(after more than a century on the job, Claudia had learned that upholding the law and interfering with the mob’s business were, more often than not, mutually exclusive.)

And so their walk-and-talk had led them past what looked like nothing more than a dog to the untrained eye.

Claudia wasn’t sure whether to smile or roll her eyes when Jacques bent down to feed him a scrap. The dog just stared at her; to Jacques it probably looked like disinterest, but Claudia recognised the disdainful stare of a mobster being patronised by a cop.

“Howzit, Jerr?” Claudia asked, and Jacques almost fell backward in surprise when the dog answered.

“But…ze…I…”

“Ye

6MS: Good for her.

I had technical issues while writing this, got a phone call at the end, and didn't actually see the text on the photo until I'd finished…but excuses aside, I don't think it's too bad. Enjoy!

It was her masterpiece.

Jutting out of the water, everyone around could see what she'd created – what she had created.

Some, she knew, would say it was ugly. Some would say it was an eyesore. Some would say it was totally unnecessary, but she wouldn't let any of that bother her.

It was her creation, her mark on the world, and that was all that mattered.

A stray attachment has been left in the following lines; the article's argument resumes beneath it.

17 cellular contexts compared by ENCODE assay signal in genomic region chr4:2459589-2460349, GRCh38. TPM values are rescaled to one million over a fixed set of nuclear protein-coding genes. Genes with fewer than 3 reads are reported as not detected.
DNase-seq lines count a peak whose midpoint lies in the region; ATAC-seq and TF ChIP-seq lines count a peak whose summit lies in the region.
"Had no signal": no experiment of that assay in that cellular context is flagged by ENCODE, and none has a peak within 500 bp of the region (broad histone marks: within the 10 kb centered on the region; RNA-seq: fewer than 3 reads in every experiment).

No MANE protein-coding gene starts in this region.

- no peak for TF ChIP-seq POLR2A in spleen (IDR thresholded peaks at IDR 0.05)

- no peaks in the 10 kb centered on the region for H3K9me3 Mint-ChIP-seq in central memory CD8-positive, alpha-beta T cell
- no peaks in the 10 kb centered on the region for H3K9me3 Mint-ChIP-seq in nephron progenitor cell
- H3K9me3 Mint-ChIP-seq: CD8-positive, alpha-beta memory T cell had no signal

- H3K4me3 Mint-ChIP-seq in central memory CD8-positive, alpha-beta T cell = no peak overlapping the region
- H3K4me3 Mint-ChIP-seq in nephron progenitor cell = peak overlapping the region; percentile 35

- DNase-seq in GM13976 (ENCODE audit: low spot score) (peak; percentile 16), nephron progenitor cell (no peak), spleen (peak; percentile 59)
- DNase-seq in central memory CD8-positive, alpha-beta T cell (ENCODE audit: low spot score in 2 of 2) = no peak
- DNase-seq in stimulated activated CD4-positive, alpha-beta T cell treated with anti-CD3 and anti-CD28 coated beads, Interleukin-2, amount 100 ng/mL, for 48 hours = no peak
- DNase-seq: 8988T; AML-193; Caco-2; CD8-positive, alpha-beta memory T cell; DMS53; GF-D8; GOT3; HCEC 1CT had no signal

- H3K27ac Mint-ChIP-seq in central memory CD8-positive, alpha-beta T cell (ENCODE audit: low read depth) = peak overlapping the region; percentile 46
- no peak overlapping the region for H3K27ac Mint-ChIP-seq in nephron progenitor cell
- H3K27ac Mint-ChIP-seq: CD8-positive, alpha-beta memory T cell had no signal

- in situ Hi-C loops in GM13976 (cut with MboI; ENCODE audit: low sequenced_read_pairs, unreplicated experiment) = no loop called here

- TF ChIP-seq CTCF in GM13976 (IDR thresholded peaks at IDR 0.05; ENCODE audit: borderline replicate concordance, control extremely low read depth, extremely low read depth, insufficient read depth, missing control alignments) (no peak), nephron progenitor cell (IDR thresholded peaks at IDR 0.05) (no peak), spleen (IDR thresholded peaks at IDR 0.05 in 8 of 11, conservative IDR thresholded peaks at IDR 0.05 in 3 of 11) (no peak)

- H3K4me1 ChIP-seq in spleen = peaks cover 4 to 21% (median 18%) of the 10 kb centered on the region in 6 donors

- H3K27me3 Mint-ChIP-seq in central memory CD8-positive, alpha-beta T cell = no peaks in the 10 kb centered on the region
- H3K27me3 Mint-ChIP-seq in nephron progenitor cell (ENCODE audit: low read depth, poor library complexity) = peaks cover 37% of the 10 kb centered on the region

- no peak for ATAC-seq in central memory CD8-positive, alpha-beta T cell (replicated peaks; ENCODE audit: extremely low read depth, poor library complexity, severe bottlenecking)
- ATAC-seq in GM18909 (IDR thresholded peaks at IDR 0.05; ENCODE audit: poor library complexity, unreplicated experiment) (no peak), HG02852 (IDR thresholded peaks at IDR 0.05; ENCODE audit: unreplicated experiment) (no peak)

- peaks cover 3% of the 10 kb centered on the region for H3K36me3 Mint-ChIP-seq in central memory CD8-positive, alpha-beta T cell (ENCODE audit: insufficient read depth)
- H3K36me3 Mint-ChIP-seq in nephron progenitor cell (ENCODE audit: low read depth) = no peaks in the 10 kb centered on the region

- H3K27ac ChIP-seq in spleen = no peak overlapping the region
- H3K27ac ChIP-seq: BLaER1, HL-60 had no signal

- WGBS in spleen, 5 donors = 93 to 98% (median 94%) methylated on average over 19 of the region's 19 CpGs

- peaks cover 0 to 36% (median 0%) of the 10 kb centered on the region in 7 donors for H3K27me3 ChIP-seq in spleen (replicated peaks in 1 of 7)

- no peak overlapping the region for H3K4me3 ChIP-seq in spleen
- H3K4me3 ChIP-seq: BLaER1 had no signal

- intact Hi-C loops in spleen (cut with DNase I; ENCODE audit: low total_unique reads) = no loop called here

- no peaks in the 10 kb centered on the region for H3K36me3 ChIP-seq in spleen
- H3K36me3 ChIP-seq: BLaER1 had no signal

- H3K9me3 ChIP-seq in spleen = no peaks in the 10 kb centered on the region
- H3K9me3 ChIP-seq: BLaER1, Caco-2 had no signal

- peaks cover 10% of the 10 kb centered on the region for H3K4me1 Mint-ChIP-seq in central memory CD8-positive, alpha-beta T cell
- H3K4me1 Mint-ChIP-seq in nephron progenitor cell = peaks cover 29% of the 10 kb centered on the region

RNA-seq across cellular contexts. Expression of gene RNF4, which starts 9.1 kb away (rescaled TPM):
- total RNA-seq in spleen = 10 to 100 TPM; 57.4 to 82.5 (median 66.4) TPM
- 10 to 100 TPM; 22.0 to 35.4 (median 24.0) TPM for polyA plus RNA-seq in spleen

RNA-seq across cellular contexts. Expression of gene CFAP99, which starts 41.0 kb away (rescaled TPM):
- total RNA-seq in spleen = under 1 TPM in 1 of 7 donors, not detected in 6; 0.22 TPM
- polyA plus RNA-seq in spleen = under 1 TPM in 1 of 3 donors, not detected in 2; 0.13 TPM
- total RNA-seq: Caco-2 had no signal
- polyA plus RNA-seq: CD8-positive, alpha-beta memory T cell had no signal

She wouldn't live to see it, but as it happened, she was right. She left her mark, and as she'd ignored, everyone hated it. Everyone, by extension, hated her, and rarely did a day go past without someone asking “why would anyone create such a monstrosity?”

As part of the elegant simplicity of her statement (or lack thereof, depending on how you looked at it) it had no practical function. It sort of looked like it did, but that just added to its infuriating nature – at a glance, you'd wonder if someone lived there, or if it was a shop, but once you were familiar with the area, you'd know that no, no one did. No one could.

It got to the point where the locals would roll their eyes as soon as anyone asked.

“Oh,” they'd say scornfully. “*That*. Yeah, it's…no, it doesn't do anything.”

And so in a way, she succeeded. Her creation outlived her. She left her mark, she ensured that no one would ever forget her, that no one who saw it would ever doubt that she was there.

It was knocked down over two hundred years later. But two hundred years, that's more than most people get.

Good for her.

 

6MS: Forensics

Officer Malone stopped at the doorway of the house.

“Do you smell that?” she asked.

The rest of the team paused as well. There was no reason for any unusual scent to be present, but they’d learned over time to trust Malone’s senses; she’d built up such a reputation for her instincts that some of the newbies were actually afraid to go near her, afraid that she’d be able to unearth some deeply-buried skeleton in their past.

No one did, but just to be safe, gas-masks were applied to everyone but Malone herself, and the team pressed forward.